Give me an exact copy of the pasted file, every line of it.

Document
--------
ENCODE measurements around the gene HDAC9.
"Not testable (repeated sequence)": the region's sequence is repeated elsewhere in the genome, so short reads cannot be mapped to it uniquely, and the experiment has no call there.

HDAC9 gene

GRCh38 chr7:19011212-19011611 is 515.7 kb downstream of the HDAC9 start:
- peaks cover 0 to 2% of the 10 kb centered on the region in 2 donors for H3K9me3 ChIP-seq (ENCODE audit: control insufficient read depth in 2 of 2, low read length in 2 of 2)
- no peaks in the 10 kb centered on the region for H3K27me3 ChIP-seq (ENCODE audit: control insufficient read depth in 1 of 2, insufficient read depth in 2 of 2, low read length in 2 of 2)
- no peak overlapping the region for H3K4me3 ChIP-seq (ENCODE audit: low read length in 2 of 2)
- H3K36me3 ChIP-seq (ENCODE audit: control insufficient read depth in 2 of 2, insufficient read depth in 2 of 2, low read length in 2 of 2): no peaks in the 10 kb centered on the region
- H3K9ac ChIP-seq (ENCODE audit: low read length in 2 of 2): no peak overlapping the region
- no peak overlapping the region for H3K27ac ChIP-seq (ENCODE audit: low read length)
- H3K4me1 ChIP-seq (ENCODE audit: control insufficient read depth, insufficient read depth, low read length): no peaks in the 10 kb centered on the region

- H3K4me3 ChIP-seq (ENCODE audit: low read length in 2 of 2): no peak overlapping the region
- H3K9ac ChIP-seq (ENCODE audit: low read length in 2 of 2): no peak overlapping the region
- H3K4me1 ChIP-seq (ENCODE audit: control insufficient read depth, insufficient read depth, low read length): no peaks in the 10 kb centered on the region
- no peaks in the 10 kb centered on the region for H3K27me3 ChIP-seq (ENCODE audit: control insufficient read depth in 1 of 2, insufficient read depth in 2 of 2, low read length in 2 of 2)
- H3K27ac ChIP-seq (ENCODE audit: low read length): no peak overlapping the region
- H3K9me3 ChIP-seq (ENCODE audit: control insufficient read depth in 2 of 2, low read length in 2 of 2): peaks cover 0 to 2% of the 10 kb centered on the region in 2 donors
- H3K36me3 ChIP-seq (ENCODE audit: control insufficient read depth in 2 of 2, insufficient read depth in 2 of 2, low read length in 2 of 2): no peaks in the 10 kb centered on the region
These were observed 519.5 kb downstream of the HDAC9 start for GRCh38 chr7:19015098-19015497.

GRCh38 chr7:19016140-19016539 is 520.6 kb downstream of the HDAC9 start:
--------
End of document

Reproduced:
ENCODE measurements around the gene HDAC9.
"Not testable (repeated sequence)": the region's sequence is repeated elsewhere in the genome, so short reads cannot be mapped to it uniquely, and the experiment has no call there.

HDAC9 gene

GRCh38 chr7:19011212-19011611 is 515.7 kb downstream of the HDAC9 start:
- peaks cover 0 to 2% of the 10 kb centered on the region in 2 donors for H3K9me3 ChIP-seq (ENCODE audit: control insufficient read depth in 2 of 2, low read length in 2 of 2)
- no peaks in the 10 kb centered on the region for H3K27me3 ChIP-seq (ENCODE audit: control insufficient read depth in 1 of 2, insufficient read depth in 2 of 2, low read length in 2 of 2)
- no peak overlapping the region for H3K4me3 ChIP-seq (ENCODE audit: low read length in 2 of 2)
- H3K36me3 ChIP-seq (ENCODE audit: control insufficient read depth in 2 of 2, insufficient read depth in 2 of 2, low read length in 2 of 2): no peaks in the 10 kb centered on the region
- H3K9ac ChIP-seq (ENCODE audit: low read length in 2 of 2): no peak overlapping the region
- no peak overlapping the region for H3K27ac ChIP-seq (ENCODE audit: low read length)
- H3K4me1 ChIP-seq (ENCODE audit: control insufficient read depth, insufficient read depth, low read length): no peaks in the 10 kb centered on the region

- H3K4me3 ChIP-seq (ENCODE audit: low read length in 2 of 2): no peak overlapping the region
- H3K9ac ChIP-seq (ENCODE audit: low read length in 2 of 2): no peak overlapping the region
- H3K4me1 ChIP-seq (ENCODE audit: control insufficient read depth, insufficient read depth, low read length): no peaks in the 10 kb centered on the region
- no peaks in the 10 kb centered on the region for H3K27me3 ChIP-seq (ENCODE audit: control insufficient read depth in 1 of 2, insufficient read depth in 2 of 2, low read length in 2 of 2)
- H3K27ac ChIP-seq (ENCODE audit: low read length): no peak overlapping the region
- H3K9me3 ChIP-seq (ENCODE audit: control insufficient read depth in 2 of 2, low read length in 2 of 2): peaks cover 0 to 2% of the 10 kb centered on the region in 2 donors
- H3K36me3 ChIP-seq (ENCODE audit: control insufficient read depth in 2 of 2, insufficient read depth in 2 of 2, low read length in 2 of 2): no peaks in the 10 kb centered on the region
These were observed 519.5 kb downstream of the HDAC9 start for GRCh38 chr7:19015098-19015497.

GRCh38 chr7:19016140-19016539 is 520.6 kb downstream of the HDAC9 start: